At the 19th All-American Council [AAC] held in Saint Louis, MO in July 2018, college students Dimitrios Rentel and Miriam Sheehan offered an inspiring, three-minute presentation during the final plenary session, in which they implored the Church to take youth ministry and the work of the Orthodox Church in America’s Department of Youth, Young Adult and Campus Ministries more seriously.
“Immediately afterwards—and to the surprise of everyone present—clergy and lay delegates spontaneously rose to make pledges to fund a national-youth program, which raised over $80,000.00 in ten minutes,” Dimitrios reported. “This sent a clear message to the Church at large, young and old alike, to take better care of her young people through a more active ministry.”
As a first step in developing a youth ministry program that “is the best it can possibly be,” Dimitrios initiated a “listening tour” on July 1 in an effort to gather suggestions and ideas, which he explains in a recently produced video. He will be visiting several OCA-sponsored summer camps to listen, “in person,” to what our youth have to say.
“I’ll be listening to everyone about the current state of youth ministry in America,” Dimitrios added. “What are we doing now that is really effective? What are we doing now that is really ineffective? What can we do to enhance and strengthen our youth ministry efforts on every level—Church-wide, diocesan, deanery, and parish—to bring our youth closer to Jesus Christ and His Body, the Church?”
In an effort to ensure that youth who may not be attending camps are heard, a survey has been developed and is now available online by which everyone—from youth to youth ministers—can offer their opinions and suggestions.
“We’re asking people to reach into the depths of their imaginations with regard to how they envision youth and young adult ministry,” Dimitrios continued. “Camps and retreats are awesome, and of course the Church will try to host more of them, but they’re only one part of ministry. Do youth want more pilgrimages? More service projects? More travel? Pan-jurisdictional youth events? Of course, nothing is guaranteed, but whatever people find reasonable, ‘do-able,’ and beneficial for the Church will ‘ring a bell’ and be considered.”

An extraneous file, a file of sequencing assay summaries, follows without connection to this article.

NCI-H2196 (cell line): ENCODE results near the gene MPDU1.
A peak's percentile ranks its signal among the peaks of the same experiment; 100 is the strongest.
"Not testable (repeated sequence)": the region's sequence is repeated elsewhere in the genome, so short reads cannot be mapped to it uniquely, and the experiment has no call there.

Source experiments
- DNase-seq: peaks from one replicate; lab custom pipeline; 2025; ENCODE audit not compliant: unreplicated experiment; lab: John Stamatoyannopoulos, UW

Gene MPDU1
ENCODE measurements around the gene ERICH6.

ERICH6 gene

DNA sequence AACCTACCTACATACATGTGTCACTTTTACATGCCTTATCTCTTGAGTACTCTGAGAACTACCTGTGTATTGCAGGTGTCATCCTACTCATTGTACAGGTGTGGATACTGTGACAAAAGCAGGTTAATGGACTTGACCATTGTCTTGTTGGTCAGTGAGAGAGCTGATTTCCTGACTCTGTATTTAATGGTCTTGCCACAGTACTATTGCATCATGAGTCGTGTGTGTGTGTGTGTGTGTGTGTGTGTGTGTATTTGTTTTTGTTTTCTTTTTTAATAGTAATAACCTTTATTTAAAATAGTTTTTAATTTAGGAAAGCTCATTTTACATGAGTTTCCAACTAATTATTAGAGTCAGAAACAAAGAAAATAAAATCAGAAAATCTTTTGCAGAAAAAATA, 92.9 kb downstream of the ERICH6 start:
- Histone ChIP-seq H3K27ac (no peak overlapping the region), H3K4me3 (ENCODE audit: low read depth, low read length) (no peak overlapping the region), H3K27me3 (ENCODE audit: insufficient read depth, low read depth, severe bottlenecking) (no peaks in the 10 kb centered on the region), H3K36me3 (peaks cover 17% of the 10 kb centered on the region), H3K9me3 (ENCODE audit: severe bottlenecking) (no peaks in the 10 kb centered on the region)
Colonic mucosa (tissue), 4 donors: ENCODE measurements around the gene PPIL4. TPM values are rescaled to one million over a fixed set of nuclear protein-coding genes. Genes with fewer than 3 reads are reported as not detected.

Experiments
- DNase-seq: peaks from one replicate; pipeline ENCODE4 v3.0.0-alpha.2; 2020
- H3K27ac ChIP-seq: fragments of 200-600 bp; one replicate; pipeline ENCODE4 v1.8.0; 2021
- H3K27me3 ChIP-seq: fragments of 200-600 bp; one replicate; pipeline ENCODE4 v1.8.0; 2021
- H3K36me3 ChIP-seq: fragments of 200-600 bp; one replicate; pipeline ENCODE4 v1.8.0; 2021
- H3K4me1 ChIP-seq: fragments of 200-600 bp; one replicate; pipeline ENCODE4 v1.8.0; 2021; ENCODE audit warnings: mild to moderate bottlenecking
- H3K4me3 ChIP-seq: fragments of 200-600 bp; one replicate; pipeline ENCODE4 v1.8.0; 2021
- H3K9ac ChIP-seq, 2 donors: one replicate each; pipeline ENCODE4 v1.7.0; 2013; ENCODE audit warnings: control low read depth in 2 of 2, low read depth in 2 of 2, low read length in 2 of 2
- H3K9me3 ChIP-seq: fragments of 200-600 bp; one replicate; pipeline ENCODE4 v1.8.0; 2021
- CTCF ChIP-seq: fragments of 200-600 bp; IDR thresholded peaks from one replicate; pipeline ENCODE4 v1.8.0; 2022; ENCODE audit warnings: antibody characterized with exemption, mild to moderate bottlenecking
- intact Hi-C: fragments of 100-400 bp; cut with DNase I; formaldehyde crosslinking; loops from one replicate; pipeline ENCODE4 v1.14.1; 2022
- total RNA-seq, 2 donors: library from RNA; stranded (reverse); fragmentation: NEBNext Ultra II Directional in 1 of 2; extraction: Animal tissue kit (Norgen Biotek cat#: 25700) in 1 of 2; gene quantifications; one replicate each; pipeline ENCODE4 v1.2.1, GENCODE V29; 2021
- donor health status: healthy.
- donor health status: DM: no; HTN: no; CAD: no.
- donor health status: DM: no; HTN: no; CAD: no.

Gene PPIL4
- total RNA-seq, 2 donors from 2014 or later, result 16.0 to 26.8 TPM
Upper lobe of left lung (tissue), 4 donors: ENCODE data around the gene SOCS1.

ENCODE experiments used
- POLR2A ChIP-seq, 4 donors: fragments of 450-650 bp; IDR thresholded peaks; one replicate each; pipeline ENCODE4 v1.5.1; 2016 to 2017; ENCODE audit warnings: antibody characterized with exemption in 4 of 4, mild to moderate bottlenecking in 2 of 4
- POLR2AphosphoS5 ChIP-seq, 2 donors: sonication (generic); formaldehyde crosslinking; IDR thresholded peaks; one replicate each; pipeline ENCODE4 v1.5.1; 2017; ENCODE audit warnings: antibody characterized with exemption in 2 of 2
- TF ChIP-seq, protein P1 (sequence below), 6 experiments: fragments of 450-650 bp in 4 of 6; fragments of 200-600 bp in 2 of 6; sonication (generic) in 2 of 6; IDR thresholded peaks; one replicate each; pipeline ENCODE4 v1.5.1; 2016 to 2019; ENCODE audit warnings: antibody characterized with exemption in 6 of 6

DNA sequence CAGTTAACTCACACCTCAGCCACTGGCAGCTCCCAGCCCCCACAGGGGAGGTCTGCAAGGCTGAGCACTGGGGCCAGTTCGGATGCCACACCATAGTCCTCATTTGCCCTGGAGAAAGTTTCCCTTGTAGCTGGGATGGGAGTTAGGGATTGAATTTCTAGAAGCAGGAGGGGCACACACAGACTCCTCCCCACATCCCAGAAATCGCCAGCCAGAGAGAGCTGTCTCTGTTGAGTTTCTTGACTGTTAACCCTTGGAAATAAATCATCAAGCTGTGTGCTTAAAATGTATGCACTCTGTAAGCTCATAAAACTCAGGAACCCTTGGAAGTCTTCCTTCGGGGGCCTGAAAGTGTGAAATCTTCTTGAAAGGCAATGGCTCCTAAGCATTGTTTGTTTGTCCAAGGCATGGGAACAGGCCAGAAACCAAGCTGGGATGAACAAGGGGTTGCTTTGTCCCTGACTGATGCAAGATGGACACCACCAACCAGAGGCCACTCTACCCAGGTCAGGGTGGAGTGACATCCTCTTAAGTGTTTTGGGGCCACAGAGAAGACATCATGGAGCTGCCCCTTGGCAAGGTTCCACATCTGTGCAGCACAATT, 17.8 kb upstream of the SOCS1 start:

In early July, Dimitrios is slated to visit Saint Vladimir Camp in Ohio. Dimitrios also will visit Saint John Camp in Indianapolis, the youth program held in Miami in conjunction with the Diocese of the South’s annual Assembly, and Alaska, where he will meet with youth during the annual Saint Herman Pilgrimage in August. Additional venues are “in the works.”
“I’m not visiting these places to tell others what to do; I’m going to listen, to serve, to ‘ring some bells’ by asking how can a national youth program help youth, parents, clergy, and churches? How can we help and collaborate with everyone we can,” Dimitrios emphasized, adding that he is incredibly excited to serve the Church in the best way possible.
“I grew up with a priest for a dad, in a great community, and attended Orthodox camps every summer, but I still struggle with my faith and the Church,” Dimitrios explained. “And if I struggled, with all these advantages, then I can only imagine what it must be like for a kid who didn’t have what I had. I want to help that kid.”
Through his listening tour and the youth survey, Dimitrios hopes to be “bombarded” with others’ experiences, knowledge, comments, questions, and thoughts about youth and young adult ministry.
“We want people to spread the word by taking the survey—the more voices we hear, the more opinions and fresh ideas we can gather and the better the program will be,” Dimitrios said. “And we hope everyone will follow us on Facebook, which already features photos from Saint Vladimir Camp.”